- It is a measure for first responders only to create eligibility which did not previously exist.
- First responders receive coverage for a COVID-19 illness through their medical insurance. Therefore, there is no actual coverage gap but rather a potential subsequent coverage avenue.
- SB22 outlines how coverage conditions can be met or how to re-process a previously denied workers’ compensation claim involving a COVID-19 illness so coverage can be invoked.
- SB22 does allow for rebuttals or questions. The criteria to open the avenue of secondary coverage under SB22 are:
Senate Bill 22, which was signed into law by Texas Governor Greg Abbott in June 2021 after garnering strong bipartisan support, makes COVID-19 a presumptive disease for certain first responders, including detention officers and sheriff’s deputies.
The county remains engaged in an ongoing legal battle with the widow of the first BCSO deputy to die of COVID-19 complications, Deputy Timothy De La Fuente.
While the county has repeatedly honored the memory of De La Fuente publicly, his widow’s claim for benefits stemming from his April 2020 death was denied.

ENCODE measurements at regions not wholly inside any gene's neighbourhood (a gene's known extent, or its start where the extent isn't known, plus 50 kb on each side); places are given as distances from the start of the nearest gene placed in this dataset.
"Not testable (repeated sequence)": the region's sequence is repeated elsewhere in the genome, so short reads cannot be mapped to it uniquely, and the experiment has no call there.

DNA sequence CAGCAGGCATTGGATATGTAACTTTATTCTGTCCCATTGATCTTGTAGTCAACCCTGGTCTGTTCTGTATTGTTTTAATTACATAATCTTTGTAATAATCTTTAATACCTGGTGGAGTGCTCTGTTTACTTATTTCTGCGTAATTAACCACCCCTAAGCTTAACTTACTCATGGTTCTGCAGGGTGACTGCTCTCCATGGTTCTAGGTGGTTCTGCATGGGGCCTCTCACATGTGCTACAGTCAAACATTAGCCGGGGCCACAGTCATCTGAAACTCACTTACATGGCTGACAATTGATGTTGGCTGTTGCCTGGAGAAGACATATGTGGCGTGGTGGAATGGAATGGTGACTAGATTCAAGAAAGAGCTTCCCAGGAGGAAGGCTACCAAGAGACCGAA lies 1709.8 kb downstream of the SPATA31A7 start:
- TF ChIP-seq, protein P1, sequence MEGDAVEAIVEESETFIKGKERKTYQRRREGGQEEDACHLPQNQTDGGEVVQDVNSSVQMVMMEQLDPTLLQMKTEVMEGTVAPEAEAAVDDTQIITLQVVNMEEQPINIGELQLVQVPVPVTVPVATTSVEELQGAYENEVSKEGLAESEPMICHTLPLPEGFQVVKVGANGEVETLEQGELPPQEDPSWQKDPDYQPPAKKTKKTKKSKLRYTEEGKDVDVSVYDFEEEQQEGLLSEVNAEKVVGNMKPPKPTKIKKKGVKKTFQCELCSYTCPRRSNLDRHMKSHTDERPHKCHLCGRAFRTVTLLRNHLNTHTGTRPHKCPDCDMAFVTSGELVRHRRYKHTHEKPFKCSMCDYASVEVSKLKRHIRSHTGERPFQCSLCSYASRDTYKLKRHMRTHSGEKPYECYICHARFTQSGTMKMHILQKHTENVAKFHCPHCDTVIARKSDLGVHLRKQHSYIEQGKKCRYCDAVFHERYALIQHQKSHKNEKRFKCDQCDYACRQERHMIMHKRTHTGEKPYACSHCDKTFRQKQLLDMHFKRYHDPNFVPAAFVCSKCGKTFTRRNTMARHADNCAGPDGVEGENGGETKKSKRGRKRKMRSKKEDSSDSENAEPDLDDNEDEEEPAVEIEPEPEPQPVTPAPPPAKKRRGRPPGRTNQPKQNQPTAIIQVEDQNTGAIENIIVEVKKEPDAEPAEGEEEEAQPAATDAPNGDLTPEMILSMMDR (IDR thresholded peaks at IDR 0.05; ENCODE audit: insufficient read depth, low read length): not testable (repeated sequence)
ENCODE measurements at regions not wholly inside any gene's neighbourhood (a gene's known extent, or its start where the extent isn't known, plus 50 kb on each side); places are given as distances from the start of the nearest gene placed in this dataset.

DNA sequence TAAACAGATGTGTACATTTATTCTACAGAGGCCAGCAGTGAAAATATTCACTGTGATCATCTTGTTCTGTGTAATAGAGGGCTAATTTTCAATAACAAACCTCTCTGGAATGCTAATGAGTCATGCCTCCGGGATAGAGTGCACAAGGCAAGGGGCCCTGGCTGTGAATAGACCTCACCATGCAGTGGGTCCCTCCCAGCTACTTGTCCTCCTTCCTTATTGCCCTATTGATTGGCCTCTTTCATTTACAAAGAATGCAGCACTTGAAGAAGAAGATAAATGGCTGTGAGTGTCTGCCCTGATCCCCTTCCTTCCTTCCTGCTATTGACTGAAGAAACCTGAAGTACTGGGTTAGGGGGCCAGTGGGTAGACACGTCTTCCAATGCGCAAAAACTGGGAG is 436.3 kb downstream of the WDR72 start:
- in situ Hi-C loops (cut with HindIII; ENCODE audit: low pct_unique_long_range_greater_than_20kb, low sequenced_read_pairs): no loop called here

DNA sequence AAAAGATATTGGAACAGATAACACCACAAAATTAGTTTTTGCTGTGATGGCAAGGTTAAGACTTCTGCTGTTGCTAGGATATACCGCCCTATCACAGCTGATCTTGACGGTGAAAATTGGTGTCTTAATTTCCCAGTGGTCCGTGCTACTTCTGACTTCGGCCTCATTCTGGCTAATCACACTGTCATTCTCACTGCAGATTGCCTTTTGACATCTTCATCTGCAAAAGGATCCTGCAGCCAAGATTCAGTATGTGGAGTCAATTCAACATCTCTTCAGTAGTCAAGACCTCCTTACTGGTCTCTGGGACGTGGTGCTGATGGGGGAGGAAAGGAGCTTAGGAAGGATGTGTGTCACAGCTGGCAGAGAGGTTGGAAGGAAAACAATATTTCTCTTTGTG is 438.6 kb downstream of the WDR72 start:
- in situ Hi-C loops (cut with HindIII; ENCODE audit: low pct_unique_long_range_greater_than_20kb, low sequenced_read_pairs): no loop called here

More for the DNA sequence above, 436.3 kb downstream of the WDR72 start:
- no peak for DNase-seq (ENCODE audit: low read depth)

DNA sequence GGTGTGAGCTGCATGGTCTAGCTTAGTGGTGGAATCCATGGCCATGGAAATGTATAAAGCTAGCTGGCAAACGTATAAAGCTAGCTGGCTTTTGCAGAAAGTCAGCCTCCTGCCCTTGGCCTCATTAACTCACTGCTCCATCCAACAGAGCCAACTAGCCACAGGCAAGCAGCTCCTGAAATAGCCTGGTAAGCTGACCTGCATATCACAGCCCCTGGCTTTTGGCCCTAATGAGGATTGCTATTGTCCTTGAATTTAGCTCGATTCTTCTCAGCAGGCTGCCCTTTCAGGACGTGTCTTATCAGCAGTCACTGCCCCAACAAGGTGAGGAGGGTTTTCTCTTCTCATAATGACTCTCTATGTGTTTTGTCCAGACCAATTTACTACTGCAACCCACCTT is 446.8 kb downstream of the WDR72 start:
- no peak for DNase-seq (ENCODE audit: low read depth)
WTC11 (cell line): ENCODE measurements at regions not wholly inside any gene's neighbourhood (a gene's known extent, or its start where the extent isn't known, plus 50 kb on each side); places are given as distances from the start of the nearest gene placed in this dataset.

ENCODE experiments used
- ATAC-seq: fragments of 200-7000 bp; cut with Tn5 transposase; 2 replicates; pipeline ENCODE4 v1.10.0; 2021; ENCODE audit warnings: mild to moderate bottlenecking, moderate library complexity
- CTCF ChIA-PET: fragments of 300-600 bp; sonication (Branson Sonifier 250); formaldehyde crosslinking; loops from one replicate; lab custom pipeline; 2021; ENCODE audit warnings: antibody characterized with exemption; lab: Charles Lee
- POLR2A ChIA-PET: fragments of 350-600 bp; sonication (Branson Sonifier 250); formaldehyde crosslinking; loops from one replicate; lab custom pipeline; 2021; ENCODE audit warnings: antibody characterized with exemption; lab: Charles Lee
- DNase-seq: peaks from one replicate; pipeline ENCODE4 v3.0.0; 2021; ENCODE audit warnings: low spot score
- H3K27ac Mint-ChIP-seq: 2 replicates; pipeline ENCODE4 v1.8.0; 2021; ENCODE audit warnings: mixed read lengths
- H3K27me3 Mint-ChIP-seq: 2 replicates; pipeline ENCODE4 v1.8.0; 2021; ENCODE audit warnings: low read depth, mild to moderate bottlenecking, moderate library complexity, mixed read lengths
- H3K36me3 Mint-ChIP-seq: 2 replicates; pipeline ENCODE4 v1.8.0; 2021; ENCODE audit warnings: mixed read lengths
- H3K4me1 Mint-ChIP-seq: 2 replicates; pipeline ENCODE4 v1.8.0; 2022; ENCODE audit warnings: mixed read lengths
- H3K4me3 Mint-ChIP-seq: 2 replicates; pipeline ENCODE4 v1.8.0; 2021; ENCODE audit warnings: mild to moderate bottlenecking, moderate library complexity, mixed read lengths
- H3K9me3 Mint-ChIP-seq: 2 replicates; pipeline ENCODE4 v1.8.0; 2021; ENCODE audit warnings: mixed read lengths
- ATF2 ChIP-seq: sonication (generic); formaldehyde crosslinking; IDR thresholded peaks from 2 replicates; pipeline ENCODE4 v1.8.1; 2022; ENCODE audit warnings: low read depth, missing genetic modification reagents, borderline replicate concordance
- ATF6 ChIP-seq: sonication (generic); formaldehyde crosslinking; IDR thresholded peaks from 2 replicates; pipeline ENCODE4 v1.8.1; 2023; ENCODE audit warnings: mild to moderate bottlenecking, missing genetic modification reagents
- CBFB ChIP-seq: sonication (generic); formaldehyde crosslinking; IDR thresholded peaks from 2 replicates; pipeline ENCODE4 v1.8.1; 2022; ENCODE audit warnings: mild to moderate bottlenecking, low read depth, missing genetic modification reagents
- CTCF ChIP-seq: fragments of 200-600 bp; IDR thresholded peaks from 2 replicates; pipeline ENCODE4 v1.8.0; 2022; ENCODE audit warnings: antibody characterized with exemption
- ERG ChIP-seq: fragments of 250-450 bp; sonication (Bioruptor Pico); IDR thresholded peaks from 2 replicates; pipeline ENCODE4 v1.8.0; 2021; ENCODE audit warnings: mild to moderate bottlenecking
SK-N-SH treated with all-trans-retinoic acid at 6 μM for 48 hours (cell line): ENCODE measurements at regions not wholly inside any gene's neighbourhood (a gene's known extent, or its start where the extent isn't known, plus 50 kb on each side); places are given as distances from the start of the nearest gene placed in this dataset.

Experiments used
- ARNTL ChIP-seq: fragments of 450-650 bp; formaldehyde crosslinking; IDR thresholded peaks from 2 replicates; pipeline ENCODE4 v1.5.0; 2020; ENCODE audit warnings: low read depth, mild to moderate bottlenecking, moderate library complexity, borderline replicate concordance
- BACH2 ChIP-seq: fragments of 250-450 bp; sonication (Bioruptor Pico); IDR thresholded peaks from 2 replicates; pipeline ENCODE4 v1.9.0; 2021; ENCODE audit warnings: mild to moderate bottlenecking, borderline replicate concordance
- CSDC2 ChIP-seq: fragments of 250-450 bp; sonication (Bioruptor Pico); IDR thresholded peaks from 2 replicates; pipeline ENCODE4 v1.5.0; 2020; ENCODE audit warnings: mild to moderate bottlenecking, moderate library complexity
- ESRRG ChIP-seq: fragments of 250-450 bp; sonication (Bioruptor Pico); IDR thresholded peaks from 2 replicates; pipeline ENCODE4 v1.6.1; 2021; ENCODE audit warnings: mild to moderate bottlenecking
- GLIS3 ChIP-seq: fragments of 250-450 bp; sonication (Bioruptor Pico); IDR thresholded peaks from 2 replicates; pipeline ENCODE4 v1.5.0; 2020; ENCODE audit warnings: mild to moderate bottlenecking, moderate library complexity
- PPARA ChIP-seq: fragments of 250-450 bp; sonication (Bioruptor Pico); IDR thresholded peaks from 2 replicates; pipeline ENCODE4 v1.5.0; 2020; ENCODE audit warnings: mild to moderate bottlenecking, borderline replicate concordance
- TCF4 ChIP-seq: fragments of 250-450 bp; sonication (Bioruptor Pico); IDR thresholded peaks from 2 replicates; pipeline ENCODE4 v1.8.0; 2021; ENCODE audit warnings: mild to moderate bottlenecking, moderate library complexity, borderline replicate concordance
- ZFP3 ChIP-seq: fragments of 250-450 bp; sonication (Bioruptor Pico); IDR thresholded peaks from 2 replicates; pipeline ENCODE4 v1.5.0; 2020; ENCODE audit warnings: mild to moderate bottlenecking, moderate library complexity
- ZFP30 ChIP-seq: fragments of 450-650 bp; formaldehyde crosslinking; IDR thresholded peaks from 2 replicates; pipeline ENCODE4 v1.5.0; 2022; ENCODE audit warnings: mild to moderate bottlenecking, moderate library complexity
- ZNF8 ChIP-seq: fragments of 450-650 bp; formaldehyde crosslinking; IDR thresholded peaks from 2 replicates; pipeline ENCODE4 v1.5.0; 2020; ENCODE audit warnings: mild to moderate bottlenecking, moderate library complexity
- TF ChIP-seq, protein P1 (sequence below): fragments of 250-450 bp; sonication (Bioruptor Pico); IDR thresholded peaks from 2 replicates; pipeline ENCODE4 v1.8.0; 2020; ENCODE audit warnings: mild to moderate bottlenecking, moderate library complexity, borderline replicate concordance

Twice last year, an administrative judge sided with Pauline Pezina De La Fuente, forcing the county, a self-insured entity, to cover the $1,922 cost to cremate De La Fuente’s remains and to pay his widow weekly death benefits.
The county, according to court records made public earlier this year, appealed both rulings.
In the first instance, an appeals panel reversed the decision and sent the case back for a second contested hearing.
After the administrative judge in late September again ruled that Pezina De La Fuente was entitled to death benefits and reimbursement for cremation costs, the county again appealed the case.
In late January, the county filed suit against Pezina De La Fuente in state district court, asking a judge to reverse the administrative judge’s and second appeals’ panel rulings.
Pezina De La Fuente said if she’s stripped of the benefits, which amount to less than $4,000 a month, she will be forced to re-enter the workforce.
“The fact that the county continues to deny this claim is shameless, it’s disgusting. It’s like my husband didn’t exist,” Pezina De La Fuente said earlier this year.
In an email sent to a county claims specialist earlier this year, Salazar called the legal filing “reprehensible” and “insulting” to the memory of De La Fuente.